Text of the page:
As schools return to in-person learning, demand for online tutoring remains high

NBC News


Online tutoring companies have been boosted by a pandemic in which parents — and now also schools — are looking for ways to help children fill in the gaps left by an education system that is still grappling with its own remote-learning shortcomings.

But it’s also a dynamic that could bring a far more business-savvy and profit conscious model to what was once a localized and often personal part of the education world. It’s a shift that has some education experts questioning just how effective online tutoring can be.

“The type of tutoring with evidence is intensive tutoring with a consistent tutor who comes with an understanding of the students needs — based on data from direct assessments or from the school or teacher — and with curricular materials for addressing these needs,” Susanna Loeb, the director of the Annenberg Institute for School Reform at Brown University, said in an email.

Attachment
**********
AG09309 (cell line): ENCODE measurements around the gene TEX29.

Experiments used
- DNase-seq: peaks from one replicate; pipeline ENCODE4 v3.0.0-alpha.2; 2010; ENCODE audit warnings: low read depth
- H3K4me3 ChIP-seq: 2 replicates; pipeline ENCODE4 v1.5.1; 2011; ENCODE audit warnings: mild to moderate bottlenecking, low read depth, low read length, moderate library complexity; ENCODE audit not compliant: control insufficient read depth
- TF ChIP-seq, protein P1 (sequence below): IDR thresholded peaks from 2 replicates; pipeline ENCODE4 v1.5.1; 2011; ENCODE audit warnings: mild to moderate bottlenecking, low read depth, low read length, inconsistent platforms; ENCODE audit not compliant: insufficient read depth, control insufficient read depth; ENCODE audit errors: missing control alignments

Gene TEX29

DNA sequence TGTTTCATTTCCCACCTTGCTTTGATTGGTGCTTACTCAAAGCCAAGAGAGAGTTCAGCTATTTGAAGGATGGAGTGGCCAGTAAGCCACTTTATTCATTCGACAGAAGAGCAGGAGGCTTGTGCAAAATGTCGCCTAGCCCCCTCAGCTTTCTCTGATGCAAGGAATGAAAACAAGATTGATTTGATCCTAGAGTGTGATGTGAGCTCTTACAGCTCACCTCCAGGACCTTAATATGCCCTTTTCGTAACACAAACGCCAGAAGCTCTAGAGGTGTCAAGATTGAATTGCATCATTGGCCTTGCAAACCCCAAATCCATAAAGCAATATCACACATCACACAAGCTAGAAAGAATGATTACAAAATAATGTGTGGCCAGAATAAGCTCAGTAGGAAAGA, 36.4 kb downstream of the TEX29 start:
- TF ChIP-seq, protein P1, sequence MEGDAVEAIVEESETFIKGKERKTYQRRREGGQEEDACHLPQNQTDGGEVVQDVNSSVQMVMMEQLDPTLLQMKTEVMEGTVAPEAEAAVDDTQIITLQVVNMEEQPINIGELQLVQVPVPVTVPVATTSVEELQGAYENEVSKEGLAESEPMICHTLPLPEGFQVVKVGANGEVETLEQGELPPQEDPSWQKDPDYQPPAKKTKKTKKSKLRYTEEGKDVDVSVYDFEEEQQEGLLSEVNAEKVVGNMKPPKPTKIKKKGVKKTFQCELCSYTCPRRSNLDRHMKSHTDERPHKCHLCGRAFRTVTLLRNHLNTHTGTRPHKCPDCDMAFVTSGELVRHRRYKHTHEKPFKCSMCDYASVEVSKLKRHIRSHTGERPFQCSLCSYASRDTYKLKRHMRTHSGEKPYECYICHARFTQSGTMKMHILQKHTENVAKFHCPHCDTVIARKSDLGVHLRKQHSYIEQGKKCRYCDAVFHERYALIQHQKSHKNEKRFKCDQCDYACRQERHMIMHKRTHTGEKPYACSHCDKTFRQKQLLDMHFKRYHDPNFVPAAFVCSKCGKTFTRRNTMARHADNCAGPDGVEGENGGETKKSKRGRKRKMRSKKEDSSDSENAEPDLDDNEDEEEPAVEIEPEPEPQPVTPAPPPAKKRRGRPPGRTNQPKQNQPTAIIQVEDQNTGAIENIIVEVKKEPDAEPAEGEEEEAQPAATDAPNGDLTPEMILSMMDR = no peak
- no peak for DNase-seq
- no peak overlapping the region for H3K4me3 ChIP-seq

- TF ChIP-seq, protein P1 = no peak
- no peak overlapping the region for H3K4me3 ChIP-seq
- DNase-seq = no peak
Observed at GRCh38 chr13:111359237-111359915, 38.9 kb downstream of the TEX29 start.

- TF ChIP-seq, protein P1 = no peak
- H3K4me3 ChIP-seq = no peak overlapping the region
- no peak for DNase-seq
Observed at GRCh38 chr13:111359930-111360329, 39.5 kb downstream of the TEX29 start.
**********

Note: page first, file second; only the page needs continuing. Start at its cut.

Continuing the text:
“This type of tutoring is relationship-based in which the student and tutor come to know each other well and the tutoring builds student engagement and broader well-being as well as content-specific skills and knowledge.”

Many remote tutoring companies have started in the past 10 years and most follow a similar platform of connecting families with tutors who can help children with everything from math to reading and more. 

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